Memorial Day Weekend Movies With Female Leads Used To Be The Norm, But Is There Still Hope It Could Happen Again?

Memorial Day weekend is perhaps the most important four-day stretch of the calendar year for Hollywood: it's often seen as the official beginning of the summer season, and, with almost everyone off of work, the major studios use it as an opportunity to unveil some of their biggest (most expensive) titles. This year's Memorial Day openings include Disney's family-friendly Tomorrowland starring George Clooney, and the remake of Poltergeist starring Sam Rockwell and Rosemarie DeWitt.

Of course, you can also go see other recent releases like Avengers: Age Of Ultron, Pitch Perfect 2, and Mad Max: Fury Road, if you haven't caught them yet. Hopefully, those latter two options (Pitch Perfect with its practically all-female cast, and Mad Max with Charlize Theron's badass Imperator Furiosa) signal a swing back towards female-centric blockbusters, since Memorial Day weekend has recently been depressingly male-dominated.

It's no secret that major Hollywood tentpoles tend to be films starring men marketed towards other men. But a look back at the highest-grossing films that opened on Memorial Day weekend illuminate an interesting trend: there was a time, not too long ago, when it was actually an equal-opportunity holiday — with testosterone-soaked titles like Rambo and Rocky existing right alongside the likes of Thelma & Louise. Unfortunately, that no longer seems to be the case, with the past five Memorial Days not featuring a single film headlined by a woman.

Here are 14 titles that exemplify the trend of films starring women over the course of the last 30 Memorial Day weekends:

1982: Visiting Hours

In 1975, Steven Spielberg pioneered the summer blockbuster with Jaws. Two years later, his pal George Lucas made Memorial Day the most coveted weekend of the summer season with the release of Star Wars. All three films in the original trilogy came out on the holiday in 1977, 1980, and 1983, respectively. Even before that trilogy was complete, the weekend was already playing host to female-centric films like this 1982 slasher starring Oscar-winner Lee Grant as a feminist activist who incurs the wrath of a misogynistic psychopath.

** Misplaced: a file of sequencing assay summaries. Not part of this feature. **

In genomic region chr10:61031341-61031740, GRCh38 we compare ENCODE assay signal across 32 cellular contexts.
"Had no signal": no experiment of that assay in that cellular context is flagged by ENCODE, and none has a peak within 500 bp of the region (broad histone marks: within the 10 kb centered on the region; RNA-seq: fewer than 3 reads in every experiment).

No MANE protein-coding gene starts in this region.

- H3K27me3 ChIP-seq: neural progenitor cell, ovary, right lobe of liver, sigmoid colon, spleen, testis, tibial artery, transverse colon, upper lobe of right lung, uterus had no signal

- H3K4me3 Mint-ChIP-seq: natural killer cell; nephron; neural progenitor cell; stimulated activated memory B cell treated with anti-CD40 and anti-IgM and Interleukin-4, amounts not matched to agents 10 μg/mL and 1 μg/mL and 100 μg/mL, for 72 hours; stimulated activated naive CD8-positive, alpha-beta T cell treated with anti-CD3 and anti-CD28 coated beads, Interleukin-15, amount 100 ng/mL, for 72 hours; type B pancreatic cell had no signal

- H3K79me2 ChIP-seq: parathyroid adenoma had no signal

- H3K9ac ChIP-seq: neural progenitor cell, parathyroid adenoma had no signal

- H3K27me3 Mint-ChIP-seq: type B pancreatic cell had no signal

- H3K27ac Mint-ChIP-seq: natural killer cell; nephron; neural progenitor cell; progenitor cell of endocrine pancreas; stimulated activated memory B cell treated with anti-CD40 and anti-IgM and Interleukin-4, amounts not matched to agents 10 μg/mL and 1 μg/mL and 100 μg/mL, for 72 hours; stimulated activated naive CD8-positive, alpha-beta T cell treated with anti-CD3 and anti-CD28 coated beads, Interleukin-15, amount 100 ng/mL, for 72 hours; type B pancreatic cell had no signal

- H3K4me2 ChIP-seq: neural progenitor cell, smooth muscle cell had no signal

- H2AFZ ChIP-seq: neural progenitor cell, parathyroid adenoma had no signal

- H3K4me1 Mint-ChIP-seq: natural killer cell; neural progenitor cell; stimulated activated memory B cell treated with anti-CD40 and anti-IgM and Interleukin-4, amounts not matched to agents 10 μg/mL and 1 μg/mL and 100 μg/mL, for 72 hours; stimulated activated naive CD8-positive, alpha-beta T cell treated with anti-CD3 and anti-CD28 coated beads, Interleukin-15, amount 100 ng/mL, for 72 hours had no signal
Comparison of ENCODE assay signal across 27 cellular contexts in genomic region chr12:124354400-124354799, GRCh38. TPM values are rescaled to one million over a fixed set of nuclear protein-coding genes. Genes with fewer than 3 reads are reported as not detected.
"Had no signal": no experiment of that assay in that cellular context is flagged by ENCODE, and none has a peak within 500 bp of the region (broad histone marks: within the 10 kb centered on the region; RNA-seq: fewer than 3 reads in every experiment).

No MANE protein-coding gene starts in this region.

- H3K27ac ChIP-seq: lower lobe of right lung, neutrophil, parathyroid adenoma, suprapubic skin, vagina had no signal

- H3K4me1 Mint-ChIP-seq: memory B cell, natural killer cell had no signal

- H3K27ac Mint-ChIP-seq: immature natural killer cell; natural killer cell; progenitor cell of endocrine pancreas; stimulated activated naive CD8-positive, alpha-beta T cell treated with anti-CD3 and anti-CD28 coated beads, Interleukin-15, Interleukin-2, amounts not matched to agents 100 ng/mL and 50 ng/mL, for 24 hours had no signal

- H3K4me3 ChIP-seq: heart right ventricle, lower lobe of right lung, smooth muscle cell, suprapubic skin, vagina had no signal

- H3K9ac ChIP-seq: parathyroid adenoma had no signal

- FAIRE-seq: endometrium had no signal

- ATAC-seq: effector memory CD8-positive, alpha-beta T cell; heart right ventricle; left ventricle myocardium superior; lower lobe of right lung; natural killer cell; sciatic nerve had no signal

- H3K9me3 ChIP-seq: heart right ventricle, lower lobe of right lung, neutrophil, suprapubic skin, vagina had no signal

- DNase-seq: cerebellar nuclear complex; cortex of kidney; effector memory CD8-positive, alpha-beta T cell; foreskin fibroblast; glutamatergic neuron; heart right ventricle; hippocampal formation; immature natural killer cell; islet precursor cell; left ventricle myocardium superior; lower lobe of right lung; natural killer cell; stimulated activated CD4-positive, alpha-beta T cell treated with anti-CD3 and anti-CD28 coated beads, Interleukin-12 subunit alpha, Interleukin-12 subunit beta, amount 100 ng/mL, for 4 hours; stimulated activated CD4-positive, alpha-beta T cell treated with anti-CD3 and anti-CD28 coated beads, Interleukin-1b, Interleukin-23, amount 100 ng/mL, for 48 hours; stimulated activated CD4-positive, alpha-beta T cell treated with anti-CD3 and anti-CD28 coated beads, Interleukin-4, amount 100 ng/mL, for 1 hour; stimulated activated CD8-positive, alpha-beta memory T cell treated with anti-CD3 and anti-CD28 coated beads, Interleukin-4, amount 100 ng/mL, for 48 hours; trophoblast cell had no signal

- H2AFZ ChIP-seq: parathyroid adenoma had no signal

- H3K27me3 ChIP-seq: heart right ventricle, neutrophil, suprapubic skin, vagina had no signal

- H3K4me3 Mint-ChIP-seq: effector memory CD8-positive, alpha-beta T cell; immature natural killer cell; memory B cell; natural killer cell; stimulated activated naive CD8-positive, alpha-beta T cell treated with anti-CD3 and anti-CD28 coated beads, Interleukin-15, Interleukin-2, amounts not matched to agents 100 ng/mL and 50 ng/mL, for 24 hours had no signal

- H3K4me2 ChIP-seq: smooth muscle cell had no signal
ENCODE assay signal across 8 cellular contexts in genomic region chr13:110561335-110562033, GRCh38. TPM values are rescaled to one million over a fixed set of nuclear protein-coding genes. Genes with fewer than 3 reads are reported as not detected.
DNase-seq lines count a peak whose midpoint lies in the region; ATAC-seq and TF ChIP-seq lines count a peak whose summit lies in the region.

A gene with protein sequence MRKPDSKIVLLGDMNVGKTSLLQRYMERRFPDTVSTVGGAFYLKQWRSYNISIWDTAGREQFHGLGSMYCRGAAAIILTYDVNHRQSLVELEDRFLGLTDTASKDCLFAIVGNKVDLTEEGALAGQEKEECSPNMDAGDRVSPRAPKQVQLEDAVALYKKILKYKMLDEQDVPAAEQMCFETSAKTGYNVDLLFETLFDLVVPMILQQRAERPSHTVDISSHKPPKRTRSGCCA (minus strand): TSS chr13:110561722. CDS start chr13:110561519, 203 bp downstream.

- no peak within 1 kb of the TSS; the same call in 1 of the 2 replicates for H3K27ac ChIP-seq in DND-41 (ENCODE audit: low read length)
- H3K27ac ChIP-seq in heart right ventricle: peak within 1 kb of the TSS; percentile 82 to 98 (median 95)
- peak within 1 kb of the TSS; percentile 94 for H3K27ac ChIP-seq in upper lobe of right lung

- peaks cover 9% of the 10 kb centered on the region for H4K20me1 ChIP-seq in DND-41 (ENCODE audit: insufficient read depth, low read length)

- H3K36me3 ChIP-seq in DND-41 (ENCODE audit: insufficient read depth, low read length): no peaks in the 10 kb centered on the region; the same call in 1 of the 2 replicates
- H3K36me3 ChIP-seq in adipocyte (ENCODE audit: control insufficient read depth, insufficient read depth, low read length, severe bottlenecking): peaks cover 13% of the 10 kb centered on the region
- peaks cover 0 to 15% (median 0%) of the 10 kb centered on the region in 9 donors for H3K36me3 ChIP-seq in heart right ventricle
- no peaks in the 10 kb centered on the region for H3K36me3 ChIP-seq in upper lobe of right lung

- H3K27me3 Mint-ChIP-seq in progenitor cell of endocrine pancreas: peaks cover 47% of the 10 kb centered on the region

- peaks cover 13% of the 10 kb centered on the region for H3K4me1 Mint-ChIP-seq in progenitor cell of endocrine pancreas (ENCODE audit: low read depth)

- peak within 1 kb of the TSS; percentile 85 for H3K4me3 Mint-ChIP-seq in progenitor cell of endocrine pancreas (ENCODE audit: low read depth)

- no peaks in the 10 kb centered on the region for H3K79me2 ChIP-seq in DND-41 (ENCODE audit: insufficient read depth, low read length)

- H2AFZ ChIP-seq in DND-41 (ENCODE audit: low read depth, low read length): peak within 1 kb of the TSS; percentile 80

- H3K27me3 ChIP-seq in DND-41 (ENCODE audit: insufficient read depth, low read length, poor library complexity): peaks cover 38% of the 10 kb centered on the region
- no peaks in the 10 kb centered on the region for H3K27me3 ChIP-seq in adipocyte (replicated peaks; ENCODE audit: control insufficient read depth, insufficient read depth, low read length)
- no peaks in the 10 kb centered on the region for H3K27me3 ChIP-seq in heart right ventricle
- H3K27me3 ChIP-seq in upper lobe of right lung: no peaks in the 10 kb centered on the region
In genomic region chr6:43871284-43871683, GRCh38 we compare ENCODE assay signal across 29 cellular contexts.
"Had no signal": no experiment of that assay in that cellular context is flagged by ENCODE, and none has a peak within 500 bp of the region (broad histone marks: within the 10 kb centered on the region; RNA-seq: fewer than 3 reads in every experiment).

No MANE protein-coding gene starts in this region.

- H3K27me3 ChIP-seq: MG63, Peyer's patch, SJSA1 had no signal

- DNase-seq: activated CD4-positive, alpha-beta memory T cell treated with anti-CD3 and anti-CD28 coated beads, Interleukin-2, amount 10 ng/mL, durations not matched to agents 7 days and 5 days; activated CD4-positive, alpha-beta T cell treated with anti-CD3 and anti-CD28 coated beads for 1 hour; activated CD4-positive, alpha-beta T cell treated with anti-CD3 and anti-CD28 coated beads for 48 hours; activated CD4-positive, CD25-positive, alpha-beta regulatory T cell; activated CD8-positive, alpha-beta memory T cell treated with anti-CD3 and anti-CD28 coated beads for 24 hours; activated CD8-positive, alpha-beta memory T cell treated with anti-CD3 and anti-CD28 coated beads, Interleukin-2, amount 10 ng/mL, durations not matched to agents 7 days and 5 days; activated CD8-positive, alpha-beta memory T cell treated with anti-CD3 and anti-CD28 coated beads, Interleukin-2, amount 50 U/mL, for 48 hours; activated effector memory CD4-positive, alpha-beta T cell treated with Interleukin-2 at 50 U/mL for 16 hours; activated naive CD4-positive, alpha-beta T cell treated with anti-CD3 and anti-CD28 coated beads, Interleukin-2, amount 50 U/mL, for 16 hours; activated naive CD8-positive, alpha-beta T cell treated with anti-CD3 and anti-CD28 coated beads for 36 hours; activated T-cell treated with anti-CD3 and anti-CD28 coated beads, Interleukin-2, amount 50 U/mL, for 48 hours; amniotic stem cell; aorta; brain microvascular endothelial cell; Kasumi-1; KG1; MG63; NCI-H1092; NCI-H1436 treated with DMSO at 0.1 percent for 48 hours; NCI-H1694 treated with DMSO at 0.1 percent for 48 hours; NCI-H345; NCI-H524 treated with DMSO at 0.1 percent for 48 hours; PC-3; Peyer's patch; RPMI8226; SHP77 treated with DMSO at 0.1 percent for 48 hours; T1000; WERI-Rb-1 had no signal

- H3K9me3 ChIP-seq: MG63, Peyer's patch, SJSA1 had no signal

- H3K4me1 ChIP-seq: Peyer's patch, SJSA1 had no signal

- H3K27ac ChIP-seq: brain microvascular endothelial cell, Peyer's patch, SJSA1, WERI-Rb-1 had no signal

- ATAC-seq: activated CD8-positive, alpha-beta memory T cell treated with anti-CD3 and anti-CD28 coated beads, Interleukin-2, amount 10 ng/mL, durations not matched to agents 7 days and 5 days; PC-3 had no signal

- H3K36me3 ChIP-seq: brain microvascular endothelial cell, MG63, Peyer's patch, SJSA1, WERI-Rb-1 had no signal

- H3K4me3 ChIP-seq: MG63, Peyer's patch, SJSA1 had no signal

1983: Star Wars Episode VI: Return Of The Jedi

Four words: Carrie Fisher, gold bikini. The last film in Lucas' trilogy not only seared that indelible image into the public consciousness, but it also cleverly subverted the overtly sexualized costume into a tool of Princess Leia's own agency. I mean, she literally strangled Jabba the Hutt to death with her chains. That's what you get for underestimating a beautiful woman.

1986: Poltergeist II: The Other Side

This year, you can go see the remake, but, 29 years ago, you could have gone to the theater to catch the sequel to the original classic horror film. It's interesting to note that JoBeth Williams got first billing over her male co-star, Craig T. Nelson.

1989: Pink Cadillac

Clint Eastwood, perhaps the ultimate man's man, shared this action-comedy with Bernadette Peters, who starred as a woman on the run from a group of blood-thirsty white supremacists. Eastwood played a bounty hunter hired to find her who, of course, ends up falling in love with her.

1991: Thelma & Louise

While the first 10 years of Memorial Day blockbusters featured plenty of strong women in significant supporting roles or as co-leads, the '90s saw a veritable explosion of female-dominated films... starting with this classic starring Susan Sarandon and Geena Davis. The success of Thelma & Louise paved the way for almost two decades of high-grossing movies starring kickass ladies opening on the holiday weekend, like...

1992: Alien3